As a founder and business guy, Simon is, of course, more likely to get excited about business opportunities. When we launched Beatstar, we were taking a couple of hypercasual references and investing big in it, so there was a lot of design innovation risk with a new core loop, unproven business model, live ops, and marketing approach. We invented a whole new licensing model to align with the music industry in a way that had never been done before. With hindsight, it was incredibly exciting, a little crazy but it worked. I think there is an interesting middle ground between the New+New approach of Beatstar and the highly grounded approach of Chrome Valley Customs.
Obviously, we have a ton of experience in music, now with multiple music games, and there are lots of exciting developments around AI that might be interesting to explore, but I’m casting the net broadly in figuring out what our next game should be.
What will you be talking about at Develop?
The title of my talk is “Beatstar’s Lessons in Hybrid-Casual”. Hybrid-Casual is a bit of a loaded term used to describe games where the second to second gameplay is taken from the hyper-casual space, usually twitchy, but where that gameplay feeds into a longer term meta. This has been the holy grail for many hyper-casual developers and we came to it from a different angle and studio setup, so hopefully, it will be interesting to see how we got there.
The second to second gameplay in Beatstar is a high score chase that rewards accuracy. It requires 100% focus and requires sound to be on. This arcade play pattern has been around since before the dawn of gaming and is incredibly popular, intuitive and compulsive. Those qualities are great if you’re making a premium game or an IAA driven business, but it doesn’t sit naturally with free to play. I am a huge Clash of Clans fan (so much so that we made three similar games here at Space Ape), but most of the time you spend in these games is watching the screen waiting for action to happen. This is great from a systems design perspective because the lack of second to second gameplay gives players the headspace and us, as developers, the real estate to get people engaged in longer term goals. It also allows for more moments in the day when you can play, such as when you’re watching TV, which helps create a daily habit. The amazing gameplay in Beatstar is a blessing and a curse in that the second to second is so engaging there is little opportunity to get people to care about anything else.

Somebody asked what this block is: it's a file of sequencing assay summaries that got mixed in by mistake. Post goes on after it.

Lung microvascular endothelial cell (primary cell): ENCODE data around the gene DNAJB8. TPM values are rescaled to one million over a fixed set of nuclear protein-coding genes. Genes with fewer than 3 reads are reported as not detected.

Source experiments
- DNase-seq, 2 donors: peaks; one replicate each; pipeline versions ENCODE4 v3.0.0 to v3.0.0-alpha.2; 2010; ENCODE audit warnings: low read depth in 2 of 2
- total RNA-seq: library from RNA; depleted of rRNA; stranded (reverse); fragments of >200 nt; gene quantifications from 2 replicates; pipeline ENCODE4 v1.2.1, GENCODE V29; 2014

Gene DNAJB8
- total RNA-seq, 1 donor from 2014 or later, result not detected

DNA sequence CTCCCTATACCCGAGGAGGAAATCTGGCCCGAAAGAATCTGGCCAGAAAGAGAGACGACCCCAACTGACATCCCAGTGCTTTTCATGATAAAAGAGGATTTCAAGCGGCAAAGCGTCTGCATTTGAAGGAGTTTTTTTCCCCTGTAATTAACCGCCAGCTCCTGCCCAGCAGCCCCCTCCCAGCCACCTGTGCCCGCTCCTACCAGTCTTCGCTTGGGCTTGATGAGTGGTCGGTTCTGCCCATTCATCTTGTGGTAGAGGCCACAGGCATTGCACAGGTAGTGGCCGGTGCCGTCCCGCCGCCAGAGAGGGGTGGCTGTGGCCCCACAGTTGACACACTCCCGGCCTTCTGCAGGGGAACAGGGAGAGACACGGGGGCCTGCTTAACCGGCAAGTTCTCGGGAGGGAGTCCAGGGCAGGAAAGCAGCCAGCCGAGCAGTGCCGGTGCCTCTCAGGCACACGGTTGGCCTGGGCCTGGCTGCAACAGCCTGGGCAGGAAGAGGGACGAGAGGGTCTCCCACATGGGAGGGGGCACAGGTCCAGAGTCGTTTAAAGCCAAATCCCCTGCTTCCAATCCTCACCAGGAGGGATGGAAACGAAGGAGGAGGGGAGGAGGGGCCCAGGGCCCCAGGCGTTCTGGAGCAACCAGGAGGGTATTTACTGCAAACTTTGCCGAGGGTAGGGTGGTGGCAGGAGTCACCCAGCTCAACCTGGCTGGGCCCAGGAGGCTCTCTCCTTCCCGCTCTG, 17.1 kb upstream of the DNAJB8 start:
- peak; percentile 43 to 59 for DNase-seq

So my talk is about how we found those opportunities to introduce longer term goals and structured the game, and also lessons we learned on the hyper-casual side of the business spectrum. We hit a lot of dead ends and I’ll be sharing some of the failures along the way as well as what worked. Some of these tactics are specific to Beatstar - or at least any other game that can manage to licence hundreds of massive bangers - but most are transferable to other genres. I’d love to inspire some developers in this talk to find the next hybrid-casual breakthrough like Beatstar or Survivor.io!
What would you like to do with Beatstar in the future? Anything in progress you could tell us about?
After five years on Beatstar, I’m moving onto new games and feel like the team there now is much better placed to figure out what the future should hold. Personally, I’d love for Beatstar to remain synonymous with music gaming and continue to define and own the genre. They have some cool event types coming soon, which are going to provide a whole new dimension to gameplay and the team is the most talented bunch of people I’ve worked with, so I’m sure they will go on to do great things!
One thing you will see us do is explore new versions to cater for audiences who would never be truly catered for within Beatstar. Last year we experimented with a country music themed month in Beatstar and found that it was truly divisive. Some people (mostly Americans) loved seeing their favourite country artist in there, but many found it too much of a stretch from the rock, pop, hip hop staples that really define the brand of Beatstar. So we’ve been testing Country Star in Canada, which is exactly what you’d expect: a country music version of Beatstar. Early signs are very promising, so hopefully you’ll see more games like that. I’d love one day to see BollywoodStar or MetalStar! After that as Charmie says, it’s really down to where the team would like to take it. We’ve explored different gameplay, different business models and had a lot of discussion about how AI will disrupt the music industry and so there are definitely plenty of interesting areas to explore within music, but for now we’re mostly focussed on building out the Beatstar franchise.
Any top tips for 2023 for anyone looking to replicate Space Ape's success with their own creations?
Do it for love, not for glory. So much internal strength and quality of work comes from the love for the craft of making games and teamwork. External factors like recognition and compensation are important too, but for me those are a consequence, not a driver, for what I do. For women and mothers that are looking for a reason to stay in games, it’s probably not advice that you need but allyships and role models are key. I hope I can be just one example of someone like you that has been through it and will continue to be working through it in this industry.